Love, sex and HPV



Last week Sunday a member of the community in which I work succumbed to advanced cervical cancer. She was 34 years old,  and had a teenage daughter. Another of my patients, one of the upstanding elders in the same community,  who had been a rock of support for the young lady who died, was the one who told me the sad news. She then said to me “Doc, I hear that the doctor at the hospital seh is catch she catch the cancer from her partner. Something can go so?”

As it turned out, I had just finished preparing a short document for my daughters’ high school on HPV vaccination, which the Jamaican government has started providing through the high schools for seventh grade girls. So I was well prepared to answer her question, and proceeded to explain how HPV (human papilloma virus) infection can lead to cervical cancer,  how Pap smears can detect the precancerous changes in the cervix, and allow us to treat and cure when the condition is detected early. I also brought up the vaccination program that is now coming on stream, and how it can help to prevent the infection in the first place.

In this day and age with information so easily available, it blows my mind that a woman, younger than I am, can die such a horribly painful death from something that is not only treatable, but these days also preventable. I realised as I did my own research, that it is not the lack of information per se but the lack of information in context. We cannot talk about vaccinating for a sexually transmitted infection, without talking about human sexuality. Yet many of guidelines I found, from reputable sources like the Centre for Disease Control,  advised physicians to recommend the vaccine to parents of 9-11 year olds, as simply one of a bunch of recommended immunizations, and leave it up to the parents to choose when to discuss “sex” with their children. How many of us feel fully comfortable and competent as parents to have such a discussion with our kids? How many of us actively work to acknowledge, and overcome the discomfort, and find a way to talk to our children about human sexuality and all it entails?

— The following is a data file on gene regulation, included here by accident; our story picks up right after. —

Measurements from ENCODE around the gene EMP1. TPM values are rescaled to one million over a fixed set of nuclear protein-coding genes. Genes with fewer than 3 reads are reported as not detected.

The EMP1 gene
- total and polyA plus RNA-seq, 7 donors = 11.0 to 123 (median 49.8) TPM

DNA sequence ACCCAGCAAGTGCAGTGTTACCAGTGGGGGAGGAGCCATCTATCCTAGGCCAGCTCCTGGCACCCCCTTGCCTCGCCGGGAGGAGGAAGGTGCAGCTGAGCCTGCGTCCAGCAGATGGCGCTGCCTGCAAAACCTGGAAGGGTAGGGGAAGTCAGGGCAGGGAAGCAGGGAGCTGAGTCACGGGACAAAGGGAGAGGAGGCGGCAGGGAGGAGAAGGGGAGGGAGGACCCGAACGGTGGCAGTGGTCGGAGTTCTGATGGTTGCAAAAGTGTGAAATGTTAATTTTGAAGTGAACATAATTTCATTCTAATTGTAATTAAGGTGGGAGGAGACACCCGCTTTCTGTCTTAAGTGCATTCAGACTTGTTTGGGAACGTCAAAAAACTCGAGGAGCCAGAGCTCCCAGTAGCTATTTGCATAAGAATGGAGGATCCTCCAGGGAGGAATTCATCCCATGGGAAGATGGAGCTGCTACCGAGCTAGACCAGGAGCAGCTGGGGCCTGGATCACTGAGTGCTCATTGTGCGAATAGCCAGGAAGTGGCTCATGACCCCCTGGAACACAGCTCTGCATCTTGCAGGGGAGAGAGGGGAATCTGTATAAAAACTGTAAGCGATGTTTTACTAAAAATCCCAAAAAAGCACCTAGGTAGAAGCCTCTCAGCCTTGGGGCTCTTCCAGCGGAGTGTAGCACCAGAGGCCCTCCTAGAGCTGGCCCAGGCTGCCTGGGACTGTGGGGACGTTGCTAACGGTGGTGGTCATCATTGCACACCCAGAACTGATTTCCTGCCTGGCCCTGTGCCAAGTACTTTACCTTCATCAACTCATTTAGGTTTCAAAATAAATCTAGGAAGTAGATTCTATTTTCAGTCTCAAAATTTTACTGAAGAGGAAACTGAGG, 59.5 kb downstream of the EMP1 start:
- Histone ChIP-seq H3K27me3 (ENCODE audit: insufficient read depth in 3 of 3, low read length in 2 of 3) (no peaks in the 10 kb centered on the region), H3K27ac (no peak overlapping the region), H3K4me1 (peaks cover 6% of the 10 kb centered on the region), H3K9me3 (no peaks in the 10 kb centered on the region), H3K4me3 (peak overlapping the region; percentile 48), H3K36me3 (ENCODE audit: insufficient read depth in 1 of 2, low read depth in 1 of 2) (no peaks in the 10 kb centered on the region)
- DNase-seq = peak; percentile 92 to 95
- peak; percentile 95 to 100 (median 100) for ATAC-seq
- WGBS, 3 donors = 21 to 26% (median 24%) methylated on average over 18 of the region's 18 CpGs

So, although I originally prepared the article for use by my daughters high school, in light of the happenings of the past week, I am sharing it here, in the hopes that needless suffering  in the future can be avoided. It is not my usual type of post, but I hope it will at least get us talking in our own communities and families about what we can do to keep each other safe.

Part 1: The Facts

The womb or uterus is part of the female reproductive system. It can be thought of as the cradle in which a fertilised egg grows into a fully formed baby. The lower part of the uterus is called the cervix uteri, or more commonly just the cervix. This small part of the female body acts as a gateway into and out of the uterus, and cannot be seen from the outside without special medical instruments. Even though it is tucked safely away from sight, the cervix is vulnerable to attack by germs that enter the vagina during sexual activity. Some of these infections can lead to life threatening illnesses like cancer of the cervix, which is both preventable and potentially curable. In Jamaica, cervical cancer is the second most common cause of cancer death. Worldwide it is the fifth most common cancer overall, and the second commonest cancer in women.

Human papilloma virus (HPV) causes warts and cancers in humans. More than 100 different strains (serotypes) of HPV exist, of which about 15-20 are known to cause cancers (cervical, penile, vulval, anal, oral). More than 70% of cervical cancers are caused by with infection HPV type 16 and 18. More than 90% of non-cancerous warts are caused by HPV types 6 and 11. One effective way of preventing HPV infection is by vaccination.

Currently available vaccines contain viral parts capable of triggering an immune response without causing an infection. Both vaccines are given as injections, usually in the upper arm. The vaccination schedule for girls under 15 years is 2 doses at least 6 months apart. For girls over 15 years, 3 doses are required. According to the Center for Disease Control (CDC) guidelines, the series can be completed using any combination of the HPV vaccine brands provided the intervals between injections are adhered to. The types of available vaccines and what they cover are summarised in the table below.

Vaccine type

Year of approval

Who is it for ?

What strains does it protect against?

What diseases does it protect against?



Girls and boys

16, 18, 6 and 11

Cervical cancer and genital warts




16 and 18

Cervical cancer

Gardasil 9


Girls and boys

6, 11, 16, 18, 31, 33, 45, 52, 55

Genital warts, and cervical ,vulval, anal cancers